• In-Game Promotions:  To show fans they are valued and appreciated, the Red Sox put promotions in place at food stands around the ballpark for the start of the season, including Kids Eat Free and $5 Beers. Even with high ticket prices, these promotions might drive both new and old fans into the ballpark and provide them with a great customer experience once they are in the door of friendly Fenway Park.

  • Rebuilding brand trust:  Maybe most importantly, the red sox faithRed Sox have campaigned to bring trust back to its fans. The Red Sox have always had brand loyalty— even in the 86 year stretch without a World Series win – but trust kept those fans believing that soon their suffering would be over. After the 2012 season, many fans were left feeling that the team had quit on them and weren’t committed to winning.  To combat this mentality in 2013, commercial, print advertisements and billboards showcase players with the message that “What’s Broken Can Be Fixed” and “162 Ways to Restore the Faith.” New manager John Farrell has also promised to do everything he can to help the team win.  However, while this assurance and transparency with the fans is reassuring off the field, the team now must follow through with this commitment on the field to truly gain back the trust.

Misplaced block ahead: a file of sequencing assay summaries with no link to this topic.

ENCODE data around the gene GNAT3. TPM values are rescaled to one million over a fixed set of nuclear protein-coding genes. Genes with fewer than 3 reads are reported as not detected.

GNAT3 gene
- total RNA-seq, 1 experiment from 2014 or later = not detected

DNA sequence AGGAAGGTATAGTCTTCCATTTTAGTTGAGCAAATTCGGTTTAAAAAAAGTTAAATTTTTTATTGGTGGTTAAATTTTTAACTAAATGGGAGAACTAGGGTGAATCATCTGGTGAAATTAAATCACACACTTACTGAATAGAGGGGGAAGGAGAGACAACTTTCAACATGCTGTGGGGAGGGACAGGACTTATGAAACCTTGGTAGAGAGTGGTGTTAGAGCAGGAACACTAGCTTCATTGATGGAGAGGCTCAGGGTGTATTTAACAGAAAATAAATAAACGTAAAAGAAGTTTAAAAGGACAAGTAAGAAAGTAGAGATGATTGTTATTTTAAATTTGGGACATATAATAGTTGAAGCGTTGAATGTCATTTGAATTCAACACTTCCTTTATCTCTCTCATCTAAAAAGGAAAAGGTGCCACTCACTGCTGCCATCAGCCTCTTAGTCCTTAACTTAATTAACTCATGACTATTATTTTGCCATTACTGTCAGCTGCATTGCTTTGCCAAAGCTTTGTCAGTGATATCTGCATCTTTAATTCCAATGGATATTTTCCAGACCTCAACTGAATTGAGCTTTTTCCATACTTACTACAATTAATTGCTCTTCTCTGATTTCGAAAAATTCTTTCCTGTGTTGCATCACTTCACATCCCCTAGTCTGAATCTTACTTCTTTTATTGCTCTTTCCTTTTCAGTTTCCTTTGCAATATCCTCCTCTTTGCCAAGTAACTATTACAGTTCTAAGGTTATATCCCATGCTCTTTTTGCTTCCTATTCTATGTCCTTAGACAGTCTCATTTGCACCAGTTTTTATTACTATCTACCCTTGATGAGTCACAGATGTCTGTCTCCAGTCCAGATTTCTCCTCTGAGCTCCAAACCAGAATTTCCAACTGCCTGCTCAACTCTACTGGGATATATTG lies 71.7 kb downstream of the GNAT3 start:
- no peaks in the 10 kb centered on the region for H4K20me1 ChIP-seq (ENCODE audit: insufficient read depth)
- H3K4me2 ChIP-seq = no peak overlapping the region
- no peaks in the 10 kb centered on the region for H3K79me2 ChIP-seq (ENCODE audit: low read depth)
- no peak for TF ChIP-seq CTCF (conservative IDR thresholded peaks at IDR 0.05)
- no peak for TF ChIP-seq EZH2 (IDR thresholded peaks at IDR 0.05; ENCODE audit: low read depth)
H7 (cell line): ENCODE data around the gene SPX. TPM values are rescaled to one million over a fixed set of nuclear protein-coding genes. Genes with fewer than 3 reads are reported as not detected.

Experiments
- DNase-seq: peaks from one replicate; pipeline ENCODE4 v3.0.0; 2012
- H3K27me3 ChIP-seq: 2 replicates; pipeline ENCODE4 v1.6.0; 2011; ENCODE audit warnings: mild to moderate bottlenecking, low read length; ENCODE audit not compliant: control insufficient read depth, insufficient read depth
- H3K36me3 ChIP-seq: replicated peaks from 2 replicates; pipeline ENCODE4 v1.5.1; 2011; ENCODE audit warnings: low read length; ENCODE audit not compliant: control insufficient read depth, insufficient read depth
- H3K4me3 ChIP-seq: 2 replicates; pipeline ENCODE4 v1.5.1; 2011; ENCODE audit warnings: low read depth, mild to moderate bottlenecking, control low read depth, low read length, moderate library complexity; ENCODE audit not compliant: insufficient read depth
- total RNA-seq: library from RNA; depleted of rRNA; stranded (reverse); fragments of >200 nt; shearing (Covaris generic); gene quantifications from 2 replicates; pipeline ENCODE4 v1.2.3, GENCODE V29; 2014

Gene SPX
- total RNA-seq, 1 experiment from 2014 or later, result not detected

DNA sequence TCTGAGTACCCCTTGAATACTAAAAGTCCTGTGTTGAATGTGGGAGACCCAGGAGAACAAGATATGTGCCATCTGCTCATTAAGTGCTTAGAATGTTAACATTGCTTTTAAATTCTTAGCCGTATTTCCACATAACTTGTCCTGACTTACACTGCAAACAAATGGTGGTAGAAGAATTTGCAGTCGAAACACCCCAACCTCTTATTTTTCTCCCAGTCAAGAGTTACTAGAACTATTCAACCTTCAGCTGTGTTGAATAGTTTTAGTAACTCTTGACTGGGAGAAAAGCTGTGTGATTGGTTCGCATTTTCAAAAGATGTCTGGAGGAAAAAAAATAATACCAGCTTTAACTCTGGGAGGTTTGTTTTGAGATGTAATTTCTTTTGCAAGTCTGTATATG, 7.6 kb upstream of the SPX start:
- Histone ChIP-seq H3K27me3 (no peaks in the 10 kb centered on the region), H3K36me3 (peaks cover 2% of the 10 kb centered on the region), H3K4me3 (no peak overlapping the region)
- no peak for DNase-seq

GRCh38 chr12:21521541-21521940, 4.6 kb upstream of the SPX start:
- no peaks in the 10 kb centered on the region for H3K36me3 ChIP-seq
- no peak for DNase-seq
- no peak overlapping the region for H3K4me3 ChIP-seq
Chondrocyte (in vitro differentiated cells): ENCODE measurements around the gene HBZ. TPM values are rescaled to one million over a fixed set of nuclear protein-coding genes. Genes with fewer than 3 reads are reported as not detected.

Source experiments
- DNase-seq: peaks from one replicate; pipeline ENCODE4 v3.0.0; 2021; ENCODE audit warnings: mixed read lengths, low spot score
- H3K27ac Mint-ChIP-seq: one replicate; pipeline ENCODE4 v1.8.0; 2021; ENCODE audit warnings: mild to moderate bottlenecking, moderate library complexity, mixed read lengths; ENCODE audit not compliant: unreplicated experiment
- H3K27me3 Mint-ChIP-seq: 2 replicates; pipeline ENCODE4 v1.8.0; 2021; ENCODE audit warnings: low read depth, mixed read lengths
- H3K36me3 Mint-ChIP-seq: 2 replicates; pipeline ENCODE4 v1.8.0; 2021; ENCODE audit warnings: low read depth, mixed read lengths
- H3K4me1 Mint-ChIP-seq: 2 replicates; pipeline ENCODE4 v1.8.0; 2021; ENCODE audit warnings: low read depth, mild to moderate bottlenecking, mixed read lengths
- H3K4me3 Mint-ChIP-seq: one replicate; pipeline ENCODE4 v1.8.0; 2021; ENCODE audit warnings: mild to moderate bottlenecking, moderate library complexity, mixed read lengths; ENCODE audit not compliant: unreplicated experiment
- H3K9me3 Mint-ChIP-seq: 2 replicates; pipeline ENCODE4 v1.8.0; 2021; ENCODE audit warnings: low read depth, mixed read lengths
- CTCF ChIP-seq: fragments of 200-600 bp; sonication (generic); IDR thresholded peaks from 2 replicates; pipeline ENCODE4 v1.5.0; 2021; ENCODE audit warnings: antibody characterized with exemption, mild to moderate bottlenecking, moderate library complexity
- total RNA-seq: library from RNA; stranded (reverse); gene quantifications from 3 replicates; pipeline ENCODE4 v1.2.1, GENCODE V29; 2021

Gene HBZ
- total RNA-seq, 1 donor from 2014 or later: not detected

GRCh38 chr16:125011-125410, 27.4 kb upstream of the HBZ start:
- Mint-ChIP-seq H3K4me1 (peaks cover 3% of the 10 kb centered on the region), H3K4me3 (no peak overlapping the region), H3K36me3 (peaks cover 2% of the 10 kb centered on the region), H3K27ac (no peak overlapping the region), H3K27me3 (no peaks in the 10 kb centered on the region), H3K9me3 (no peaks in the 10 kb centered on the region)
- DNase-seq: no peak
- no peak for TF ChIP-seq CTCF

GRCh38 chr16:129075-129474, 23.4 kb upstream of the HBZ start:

Professional sport teams are a unique brand; sometimes no matter how much loyalty the Red Sox organization might try to create – advertising, loyalty programs, promotions, none of it will matter without a competitive team on the field.  However, it’s times like this when the Red Sox can show their dedicated fans they really are valued. They must maintain their brand advocates and deliver on their promise of a committed ball club in order to keep Red Sox Nation faithful even when the League Standings on the Green Monster might show the Red Sox slipping a few games behind the dreaded Yankees. 

Jen Golden is a Senior Associate Researcher at CMB. She’ll never forget the first time her Dad took her to her first Sox game and she saw the Green Monster for the first time – her brand loyalty for the team has never wavered since.

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Topics: Brand Health & Positioning, Customer Experience & Loyalty, Media & Entertainment Research